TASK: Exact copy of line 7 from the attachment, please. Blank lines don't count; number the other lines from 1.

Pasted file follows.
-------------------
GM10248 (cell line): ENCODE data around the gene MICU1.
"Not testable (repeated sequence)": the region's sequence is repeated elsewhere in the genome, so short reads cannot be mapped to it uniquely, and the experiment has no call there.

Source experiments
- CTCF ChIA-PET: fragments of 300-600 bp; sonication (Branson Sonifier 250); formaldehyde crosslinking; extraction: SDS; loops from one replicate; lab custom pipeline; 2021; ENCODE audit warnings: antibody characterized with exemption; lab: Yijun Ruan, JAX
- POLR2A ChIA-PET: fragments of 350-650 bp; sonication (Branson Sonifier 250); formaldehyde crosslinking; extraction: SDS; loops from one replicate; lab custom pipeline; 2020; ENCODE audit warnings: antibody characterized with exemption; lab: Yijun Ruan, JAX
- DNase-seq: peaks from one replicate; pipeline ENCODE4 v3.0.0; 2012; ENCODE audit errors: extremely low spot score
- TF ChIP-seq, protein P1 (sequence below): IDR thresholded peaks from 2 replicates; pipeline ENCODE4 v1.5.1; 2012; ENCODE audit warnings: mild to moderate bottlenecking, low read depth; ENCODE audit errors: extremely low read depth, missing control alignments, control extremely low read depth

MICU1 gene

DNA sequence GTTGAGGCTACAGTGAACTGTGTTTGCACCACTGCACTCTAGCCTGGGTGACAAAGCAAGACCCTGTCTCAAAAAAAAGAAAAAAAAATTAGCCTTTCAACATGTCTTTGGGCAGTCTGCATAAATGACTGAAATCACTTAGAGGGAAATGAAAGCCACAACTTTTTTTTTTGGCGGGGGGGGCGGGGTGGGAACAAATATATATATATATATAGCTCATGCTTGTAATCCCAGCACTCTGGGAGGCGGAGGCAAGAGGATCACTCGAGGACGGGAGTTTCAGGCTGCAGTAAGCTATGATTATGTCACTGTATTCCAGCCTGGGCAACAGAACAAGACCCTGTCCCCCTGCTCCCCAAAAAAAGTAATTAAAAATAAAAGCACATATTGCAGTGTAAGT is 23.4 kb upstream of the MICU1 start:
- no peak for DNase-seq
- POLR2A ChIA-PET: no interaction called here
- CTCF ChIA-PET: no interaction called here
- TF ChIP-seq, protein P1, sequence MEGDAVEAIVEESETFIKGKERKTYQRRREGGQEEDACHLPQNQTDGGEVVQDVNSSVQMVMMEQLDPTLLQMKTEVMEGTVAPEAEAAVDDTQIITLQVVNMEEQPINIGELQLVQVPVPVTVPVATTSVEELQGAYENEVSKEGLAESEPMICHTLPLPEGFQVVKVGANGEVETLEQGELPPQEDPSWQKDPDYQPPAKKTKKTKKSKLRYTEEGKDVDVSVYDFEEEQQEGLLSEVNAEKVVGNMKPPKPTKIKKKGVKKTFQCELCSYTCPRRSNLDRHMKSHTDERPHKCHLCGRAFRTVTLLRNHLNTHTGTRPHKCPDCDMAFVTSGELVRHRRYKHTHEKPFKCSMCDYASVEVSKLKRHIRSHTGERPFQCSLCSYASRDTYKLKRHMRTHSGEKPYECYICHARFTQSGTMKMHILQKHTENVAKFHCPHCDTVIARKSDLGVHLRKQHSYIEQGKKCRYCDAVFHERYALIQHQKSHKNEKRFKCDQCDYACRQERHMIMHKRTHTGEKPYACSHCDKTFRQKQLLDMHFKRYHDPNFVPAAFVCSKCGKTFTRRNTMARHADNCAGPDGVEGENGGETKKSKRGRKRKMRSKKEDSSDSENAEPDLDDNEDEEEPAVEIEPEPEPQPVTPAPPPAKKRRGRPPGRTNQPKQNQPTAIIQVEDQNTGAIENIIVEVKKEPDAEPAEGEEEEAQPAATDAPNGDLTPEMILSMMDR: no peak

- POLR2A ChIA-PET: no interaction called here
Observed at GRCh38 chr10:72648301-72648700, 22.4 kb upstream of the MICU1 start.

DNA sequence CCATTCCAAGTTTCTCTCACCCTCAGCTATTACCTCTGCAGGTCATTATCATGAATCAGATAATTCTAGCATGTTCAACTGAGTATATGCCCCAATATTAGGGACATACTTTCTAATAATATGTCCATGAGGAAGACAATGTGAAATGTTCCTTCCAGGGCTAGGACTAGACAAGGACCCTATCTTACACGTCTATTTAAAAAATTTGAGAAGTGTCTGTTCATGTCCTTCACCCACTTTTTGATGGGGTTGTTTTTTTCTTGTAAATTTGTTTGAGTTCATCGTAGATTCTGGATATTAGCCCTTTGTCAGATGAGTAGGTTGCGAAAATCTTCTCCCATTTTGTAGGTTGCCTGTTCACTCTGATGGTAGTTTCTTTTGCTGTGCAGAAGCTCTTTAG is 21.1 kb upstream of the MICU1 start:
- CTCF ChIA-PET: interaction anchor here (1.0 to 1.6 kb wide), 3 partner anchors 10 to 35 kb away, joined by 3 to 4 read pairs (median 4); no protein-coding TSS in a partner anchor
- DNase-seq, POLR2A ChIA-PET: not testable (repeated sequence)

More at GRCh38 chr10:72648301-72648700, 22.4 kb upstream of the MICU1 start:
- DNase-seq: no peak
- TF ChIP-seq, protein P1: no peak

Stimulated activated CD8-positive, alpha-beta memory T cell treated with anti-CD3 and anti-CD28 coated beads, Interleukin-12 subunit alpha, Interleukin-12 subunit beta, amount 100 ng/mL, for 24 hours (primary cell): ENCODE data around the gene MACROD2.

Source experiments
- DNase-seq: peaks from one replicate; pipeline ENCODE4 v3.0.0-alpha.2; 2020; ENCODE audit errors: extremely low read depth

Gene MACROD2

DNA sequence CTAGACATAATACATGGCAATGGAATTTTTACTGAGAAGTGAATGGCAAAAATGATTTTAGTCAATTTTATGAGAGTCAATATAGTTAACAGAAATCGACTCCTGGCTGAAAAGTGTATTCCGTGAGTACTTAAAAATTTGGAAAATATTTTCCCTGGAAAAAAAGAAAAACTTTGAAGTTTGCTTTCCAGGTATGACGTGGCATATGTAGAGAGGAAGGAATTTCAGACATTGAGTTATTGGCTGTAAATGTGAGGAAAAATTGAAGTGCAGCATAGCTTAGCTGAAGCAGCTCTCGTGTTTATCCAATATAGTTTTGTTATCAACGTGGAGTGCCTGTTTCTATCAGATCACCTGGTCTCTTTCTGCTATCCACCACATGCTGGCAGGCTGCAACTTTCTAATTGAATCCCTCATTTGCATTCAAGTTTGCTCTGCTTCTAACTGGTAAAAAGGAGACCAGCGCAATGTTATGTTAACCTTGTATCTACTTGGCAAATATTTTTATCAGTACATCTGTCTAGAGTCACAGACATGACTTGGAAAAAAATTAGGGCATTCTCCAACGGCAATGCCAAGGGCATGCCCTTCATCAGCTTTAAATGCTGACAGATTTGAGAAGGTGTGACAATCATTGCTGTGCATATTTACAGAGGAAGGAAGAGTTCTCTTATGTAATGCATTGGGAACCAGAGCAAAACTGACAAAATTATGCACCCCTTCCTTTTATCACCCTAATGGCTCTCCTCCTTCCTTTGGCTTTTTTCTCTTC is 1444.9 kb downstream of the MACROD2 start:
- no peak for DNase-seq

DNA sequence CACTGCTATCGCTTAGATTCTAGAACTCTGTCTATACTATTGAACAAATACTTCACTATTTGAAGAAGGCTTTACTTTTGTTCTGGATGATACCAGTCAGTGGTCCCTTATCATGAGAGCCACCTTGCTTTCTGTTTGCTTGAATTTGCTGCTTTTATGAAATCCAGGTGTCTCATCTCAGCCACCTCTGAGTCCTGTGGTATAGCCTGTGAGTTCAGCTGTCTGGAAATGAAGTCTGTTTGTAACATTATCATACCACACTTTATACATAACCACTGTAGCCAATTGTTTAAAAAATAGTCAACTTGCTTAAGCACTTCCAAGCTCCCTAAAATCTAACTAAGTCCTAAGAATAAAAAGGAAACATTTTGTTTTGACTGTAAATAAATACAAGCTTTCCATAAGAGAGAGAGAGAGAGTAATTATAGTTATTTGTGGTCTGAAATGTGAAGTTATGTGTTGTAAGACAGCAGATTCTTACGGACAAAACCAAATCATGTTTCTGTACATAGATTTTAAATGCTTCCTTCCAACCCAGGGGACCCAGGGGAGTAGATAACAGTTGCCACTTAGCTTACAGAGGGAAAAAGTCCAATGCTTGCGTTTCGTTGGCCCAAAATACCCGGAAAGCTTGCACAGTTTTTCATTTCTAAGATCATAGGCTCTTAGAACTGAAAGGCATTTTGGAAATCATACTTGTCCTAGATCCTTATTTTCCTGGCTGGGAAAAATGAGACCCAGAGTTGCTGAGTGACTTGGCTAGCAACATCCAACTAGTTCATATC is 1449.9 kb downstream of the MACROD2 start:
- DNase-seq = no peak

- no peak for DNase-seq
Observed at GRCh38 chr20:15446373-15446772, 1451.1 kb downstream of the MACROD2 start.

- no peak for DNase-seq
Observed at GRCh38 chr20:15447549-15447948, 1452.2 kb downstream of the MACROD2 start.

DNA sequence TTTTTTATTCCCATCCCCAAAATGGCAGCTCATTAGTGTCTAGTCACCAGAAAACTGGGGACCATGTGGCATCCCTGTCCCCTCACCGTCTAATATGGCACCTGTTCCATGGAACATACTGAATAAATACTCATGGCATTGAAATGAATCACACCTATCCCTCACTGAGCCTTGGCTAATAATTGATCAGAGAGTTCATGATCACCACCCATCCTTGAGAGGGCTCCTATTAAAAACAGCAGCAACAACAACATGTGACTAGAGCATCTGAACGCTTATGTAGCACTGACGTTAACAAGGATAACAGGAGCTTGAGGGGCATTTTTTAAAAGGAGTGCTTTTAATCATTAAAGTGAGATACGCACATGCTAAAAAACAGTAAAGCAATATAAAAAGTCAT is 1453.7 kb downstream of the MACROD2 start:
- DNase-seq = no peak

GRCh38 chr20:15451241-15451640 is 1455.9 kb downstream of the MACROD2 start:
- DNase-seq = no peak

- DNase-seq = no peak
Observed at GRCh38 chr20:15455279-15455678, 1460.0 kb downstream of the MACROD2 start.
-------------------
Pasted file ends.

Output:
- TF ChIP-seq, protein P1 (sequence below): IDR thresholded peaks from 2 replicates; pipeline ENCODE4 v1.5.1; 2012; ENCODE audit warnings: mild to moderate bottlenecking, low read depth; ENCODE audit errors: extremely low read depth, missing control alignments, control extremely low read depth